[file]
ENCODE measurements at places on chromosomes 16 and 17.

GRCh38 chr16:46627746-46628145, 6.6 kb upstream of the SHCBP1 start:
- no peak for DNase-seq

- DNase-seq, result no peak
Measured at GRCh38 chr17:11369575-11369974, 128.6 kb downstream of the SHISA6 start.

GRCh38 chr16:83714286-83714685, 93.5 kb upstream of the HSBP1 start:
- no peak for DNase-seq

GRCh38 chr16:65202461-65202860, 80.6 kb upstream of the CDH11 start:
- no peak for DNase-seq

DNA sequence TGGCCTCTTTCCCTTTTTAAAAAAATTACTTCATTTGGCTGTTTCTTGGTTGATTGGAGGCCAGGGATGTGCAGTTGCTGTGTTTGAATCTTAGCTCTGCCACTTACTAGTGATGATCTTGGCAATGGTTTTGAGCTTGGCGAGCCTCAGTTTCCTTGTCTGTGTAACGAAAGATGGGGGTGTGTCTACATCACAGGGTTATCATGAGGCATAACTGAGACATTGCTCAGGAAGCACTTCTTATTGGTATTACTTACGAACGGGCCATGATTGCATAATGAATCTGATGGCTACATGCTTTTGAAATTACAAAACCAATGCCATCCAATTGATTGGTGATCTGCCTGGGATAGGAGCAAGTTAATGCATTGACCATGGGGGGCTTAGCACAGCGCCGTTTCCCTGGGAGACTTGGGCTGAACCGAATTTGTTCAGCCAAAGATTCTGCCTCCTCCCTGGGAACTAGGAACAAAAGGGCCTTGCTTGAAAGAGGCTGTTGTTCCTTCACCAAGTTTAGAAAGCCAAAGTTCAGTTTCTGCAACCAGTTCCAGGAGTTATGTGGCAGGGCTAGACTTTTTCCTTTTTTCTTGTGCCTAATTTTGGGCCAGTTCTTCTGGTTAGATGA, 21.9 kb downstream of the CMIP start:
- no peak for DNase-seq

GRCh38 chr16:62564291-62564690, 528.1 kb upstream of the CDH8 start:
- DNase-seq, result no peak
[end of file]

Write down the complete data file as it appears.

ENCODE measurements at places on chromosomes 16 and 17.

GRCh38 chr16:46627746-46628145, 6.6 kb upstream of the SHCBP1 start:
- no peak for DNase-seq

- DNase-seq, result no peak
Measured at GRCh38 chr17:11369575-11369974, 128.6 kb downstream of the SHISA6 start.

GRCh38 chr16:83714286-83714685, 93.5 kb upstream of the HSBP1 start:
- no peak for DNase-seq

GRCh38 chr16:65202461-65202860, 80.6 kb upstream of the CDH11 start:
- no peak for DNase-seq

DNA sequence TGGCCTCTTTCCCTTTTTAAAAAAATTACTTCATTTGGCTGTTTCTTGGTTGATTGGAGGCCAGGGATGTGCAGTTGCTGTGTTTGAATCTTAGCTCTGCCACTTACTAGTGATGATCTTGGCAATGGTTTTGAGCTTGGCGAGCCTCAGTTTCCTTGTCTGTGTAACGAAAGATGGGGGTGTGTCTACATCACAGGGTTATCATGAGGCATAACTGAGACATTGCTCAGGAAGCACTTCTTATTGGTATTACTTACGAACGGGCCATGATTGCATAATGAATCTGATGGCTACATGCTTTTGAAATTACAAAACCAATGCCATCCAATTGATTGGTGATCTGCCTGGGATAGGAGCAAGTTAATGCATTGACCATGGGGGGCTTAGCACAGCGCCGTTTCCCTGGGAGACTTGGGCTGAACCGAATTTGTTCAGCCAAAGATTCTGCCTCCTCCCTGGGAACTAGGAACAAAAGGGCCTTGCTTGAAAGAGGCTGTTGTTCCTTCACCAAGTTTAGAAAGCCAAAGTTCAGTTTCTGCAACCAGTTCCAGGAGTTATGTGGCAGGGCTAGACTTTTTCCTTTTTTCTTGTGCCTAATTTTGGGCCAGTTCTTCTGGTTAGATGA, 21.9 kb downstream of the CMIP start:
- no peak for DNase-seq

GRCh38 chr16:62564291-62564690, 528.1 kb upstream of the CDH8 start:
- DNase-seq, result no peak